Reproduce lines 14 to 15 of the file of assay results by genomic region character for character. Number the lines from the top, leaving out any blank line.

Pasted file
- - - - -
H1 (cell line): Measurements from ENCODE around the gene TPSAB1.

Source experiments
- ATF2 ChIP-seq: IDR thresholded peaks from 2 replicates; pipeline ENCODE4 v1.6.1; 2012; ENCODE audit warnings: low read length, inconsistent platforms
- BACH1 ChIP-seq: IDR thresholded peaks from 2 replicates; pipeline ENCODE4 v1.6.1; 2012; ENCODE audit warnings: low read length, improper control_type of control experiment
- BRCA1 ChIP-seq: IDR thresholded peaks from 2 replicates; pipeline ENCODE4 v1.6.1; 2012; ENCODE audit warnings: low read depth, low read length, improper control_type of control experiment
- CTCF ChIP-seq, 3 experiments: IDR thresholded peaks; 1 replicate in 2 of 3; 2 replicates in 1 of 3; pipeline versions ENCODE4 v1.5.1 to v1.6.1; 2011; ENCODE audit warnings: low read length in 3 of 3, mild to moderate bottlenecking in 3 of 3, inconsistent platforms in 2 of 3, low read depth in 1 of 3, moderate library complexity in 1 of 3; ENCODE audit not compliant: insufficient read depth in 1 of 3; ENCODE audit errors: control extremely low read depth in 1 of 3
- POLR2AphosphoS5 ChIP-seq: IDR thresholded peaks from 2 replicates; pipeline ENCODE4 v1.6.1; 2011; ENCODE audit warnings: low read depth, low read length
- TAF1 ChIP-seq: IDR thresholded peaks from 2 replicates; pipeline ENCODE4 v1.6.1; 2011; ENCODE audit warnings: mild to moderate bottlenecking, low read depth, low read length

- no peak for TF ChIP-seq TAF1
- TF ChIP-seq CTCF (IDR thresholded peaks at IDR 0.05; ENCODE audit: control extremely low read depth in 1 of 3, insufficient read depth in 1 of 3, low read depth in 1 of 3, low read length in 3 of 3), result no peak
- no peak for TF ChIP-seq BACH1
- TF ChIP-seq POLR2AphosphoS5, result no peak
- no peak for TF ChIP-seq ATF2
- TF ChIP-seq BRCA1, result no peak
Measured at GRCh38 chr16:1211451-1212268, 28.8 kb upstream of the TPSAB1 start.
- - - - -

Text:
- TF ChIP-seq BRCA1, result no peak
Measured at GRCh38 chr16:1211451-1212268, 28.8 kb upstream of the TPSAB1 start.